Do Non-Intermediation Services Tell Us More in the Finance–Growth Nexus?: Causality Evidence from Eight OECD Countries
Forthcoming, Applied Economics
37 Pages Posted: 6 Sep 2019
Date Written: August 30, 2019
This paper provides new evidence on a traditional finance–growth nexus through dividing financial services into financial intermediation and non-intermediation services and examining their relationships with economic growth. Applying time-series cointegration techniques and Granger causality tests for eight Organization for Economic Cooperation and Development (OECD) countries, reveals several results. First, there is a long-run equilibrium relationship among economic growth, intermediation activities, and non-intermediation activities in Austria, France, and Korea. Second, non-intermediation services impede long-run economic growth in Austria and France, whereas non-intermediation business and financial intermediation services accelerate Korea’s long-term growth. Third, weak exogeneity tests support long-run bi-directional causality and the supply-leading hypothesis in terms of the relationship between financial services and economic growth. Finally, the influences of intermediation and non-intermediation activities on economic growth vary across countries, financial services, and time periods, indicating that countries should adopt different financial services to enhance long- or short-term economic growth. This paper emphasizes the importance of non-intermediation activities in the growth process and in the development of intermediation services.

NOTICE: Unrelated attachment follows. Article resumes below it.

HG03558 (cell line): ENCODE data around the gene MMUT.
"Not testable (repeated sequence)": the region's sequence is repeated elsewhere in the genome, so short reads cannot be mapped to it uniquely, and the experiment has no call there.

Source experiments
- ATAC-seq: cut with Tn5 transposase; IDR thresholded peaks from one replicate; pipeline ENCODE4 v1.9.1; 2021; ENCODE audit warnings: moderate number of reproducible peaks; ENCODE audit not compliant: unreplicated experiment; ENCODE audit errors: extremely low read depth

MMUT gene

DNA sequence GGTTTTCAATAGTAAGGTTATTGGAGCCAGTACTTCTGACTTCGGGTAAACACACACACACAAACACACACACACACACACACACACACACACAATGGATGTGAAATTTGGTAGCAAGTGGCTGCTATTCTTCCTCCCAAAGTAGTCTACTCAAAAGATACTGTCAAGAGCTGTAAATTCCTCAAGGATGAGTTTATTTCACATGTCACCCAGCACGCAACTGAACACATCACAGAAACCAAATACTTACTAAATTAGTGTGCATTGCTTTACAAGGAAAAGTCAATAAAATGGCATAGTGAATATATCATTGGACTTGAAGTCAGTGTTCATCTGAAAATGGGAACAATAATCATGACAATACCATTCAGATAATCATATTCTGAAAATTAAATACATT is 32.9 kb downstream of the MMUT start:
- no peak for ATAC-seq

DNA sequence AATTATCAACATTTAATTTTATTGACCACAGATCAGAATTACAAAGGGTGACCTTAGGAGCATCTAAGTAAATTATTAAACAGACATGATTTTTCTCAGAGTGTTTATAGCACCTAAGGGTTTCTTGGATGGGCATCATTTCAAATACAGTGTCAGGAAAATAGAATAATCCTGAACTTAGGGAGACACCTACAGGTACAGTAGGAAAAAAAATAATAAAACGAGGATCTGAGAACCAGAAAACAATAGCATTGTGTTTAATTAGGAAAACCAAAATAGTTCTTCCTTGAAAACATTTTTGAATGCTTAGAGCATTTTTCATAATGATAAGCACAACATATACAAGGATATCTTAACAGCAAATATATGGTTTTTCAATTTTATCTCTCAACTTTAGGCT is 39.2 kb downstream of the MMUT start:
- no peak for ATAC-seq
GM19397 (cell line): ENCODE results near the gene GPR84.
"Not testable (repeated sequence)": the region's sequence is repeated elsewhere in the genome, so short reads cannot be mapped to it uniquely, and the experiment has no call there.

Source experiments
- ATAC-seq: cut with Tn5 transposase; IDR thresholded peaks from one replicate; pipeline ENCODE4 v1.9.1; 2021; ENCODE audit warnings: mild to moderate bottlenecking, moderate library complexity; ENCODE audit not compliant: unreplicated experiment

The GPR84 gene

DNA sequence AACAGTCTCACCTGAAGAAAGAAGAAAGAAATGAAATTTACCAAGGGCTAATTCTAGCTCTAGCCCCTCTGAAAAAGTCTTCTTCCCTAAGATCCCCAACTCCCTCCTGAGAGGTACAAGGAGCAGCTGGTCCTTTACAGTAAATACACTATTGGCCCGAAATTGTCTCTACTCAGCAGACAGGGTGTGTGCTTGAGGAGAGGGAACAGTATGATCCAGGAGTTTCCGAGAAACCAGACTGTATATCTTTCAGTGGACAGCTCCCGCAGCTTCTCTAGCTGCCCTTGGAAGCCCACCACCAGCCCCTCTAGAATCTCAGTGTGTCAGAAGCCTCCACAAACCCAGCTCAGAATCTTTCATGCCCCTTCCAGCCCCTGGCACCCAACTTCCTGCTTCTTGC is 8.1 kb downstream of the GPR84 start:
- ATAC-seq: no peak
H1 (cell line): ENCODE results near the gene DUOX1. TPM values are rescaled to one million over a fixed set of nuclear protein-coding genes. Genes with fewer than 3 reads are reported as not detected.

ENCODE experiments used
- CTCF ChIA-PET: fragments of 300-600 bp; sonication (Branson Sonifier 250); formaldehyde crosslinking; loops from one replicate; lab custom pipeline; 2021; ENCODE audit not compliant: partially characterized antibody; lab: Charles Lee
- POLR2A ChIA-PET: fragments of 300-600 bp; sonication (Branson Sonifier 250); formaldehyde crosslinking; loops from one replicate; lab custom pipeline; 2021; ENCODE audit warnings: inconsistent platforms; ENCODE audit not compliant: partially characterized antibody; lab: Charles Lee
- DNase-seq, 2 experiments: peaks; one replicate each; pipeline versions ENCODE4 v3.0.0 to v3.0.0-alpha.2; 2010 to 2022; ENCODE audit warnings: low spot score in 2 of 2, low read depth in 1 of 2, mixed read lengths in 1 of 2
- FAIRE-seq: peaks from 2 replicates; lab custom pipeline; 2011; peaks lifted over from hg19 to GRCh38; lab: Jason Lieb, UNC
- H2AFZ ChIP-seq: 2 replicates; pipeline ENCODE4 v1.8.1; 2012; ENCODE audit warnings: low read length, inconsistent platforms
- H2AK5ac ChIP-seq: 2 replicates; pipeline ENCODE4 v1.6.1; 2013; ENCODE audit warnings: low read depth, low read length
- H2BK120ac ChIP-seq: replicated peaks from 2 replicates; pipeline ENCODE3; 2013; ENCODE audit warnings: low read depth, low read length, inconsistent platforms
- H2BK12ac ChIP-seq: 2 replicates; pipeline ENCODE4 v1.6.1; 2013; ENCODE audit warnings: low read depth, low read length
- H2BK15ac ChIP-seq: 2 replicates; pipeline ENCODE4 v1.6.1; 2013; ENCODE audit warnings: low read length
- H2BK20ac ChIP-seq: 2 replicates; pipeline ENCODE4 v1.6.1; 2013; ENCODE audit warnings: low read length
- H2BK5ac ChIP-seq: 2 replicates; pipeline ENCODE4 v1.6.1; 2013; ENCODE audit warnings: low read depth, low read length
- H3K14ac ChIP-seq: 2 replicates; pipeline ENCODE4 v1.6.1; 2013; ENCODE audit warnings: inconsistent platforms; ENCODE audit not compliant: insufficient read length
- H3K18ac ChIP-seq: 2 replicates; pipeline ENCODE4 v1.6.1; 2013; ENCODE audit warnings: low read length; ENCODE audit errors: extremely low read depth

Keywords: Financial intermediation; non-intermediation; economic growth; Granger causality
JEL Classification: C32; F30; G21; G28; O16; O40
Suggested Citation: Suggested Citation